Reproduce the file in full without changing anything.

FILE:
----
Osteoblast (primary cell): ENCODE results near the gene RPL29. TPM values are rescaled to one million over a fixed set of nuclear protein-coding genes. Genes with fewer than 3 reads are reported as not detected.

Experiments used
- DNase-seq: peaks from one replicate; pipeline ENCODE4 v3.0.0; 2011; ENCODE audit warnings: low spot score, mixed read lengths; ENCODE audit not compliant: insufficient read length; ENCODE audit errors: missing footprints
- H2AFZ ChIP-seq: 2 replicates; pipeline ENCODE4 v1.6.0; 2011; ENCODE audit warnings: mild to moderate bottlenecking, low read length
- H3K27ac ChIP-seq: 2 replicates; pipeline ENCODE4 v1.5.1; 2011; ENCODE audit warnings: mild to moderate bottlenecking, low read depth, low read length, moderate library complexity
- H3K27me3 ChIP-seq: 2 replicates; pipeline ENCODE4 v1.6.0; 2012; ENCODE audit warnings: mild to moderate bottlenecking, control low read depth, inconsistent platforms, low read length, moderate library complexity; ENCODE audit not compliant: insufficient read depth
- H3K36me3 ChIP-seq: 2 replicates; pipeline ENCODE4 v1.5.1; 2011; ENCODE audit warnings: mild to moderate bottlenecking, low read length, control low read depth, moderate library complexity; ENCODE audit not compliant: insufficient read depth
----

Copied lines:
Osteoblast (primary cell): ENCODE results near the gene RPL29. TPM values are rescaled to one million over a fixed set of nuclear protein-coding genes. Genes with fewer than 3 reads are reported as not detected.

Experiments used
- DNase-seq: peaks from one replicate; pipeline ENCODE4 v3.0.0; 2011; ENCODE audit warnings: low spot score, mixed read lengths; ENCODE audit not compliant: insufficient read length; ENCODE audit errors: missing footprints
- H2AFZ ChIP-seq: 2 replicates; pipeline ENCODE4 v1.6.0; 2011; ENCODE audit warnings: mild to moderate bottlenecking, low read length
- H3K27ac ChIP-seq: 2 replicates; pipeline ENCODE4 v1.5.1; 2011; ENCODE audit warnings: mild to moderate bottlenecking, low read depth, low read length, moderate library complexity
- H3K27me3 ChIP-seq: 2 replicates; pipeline ENCODE4 v1.6.0; 2012; ENCODE audit warnings: mild to moderate bottlenecking, control low read depth, inconsistent platforms, low read length, moderate library complexity; ENCODE audit not compliant: insufficient read depth
- H3K36me3 ChIP-seq: 2 replicates; pipeline ENCODE4 v1.5.1; 2011; ENCODE audit warnings: mild to moderate bottlenecking, low read length, control low read depth, moderate library complexity; ENCODE audit not compliant: insufficient read depth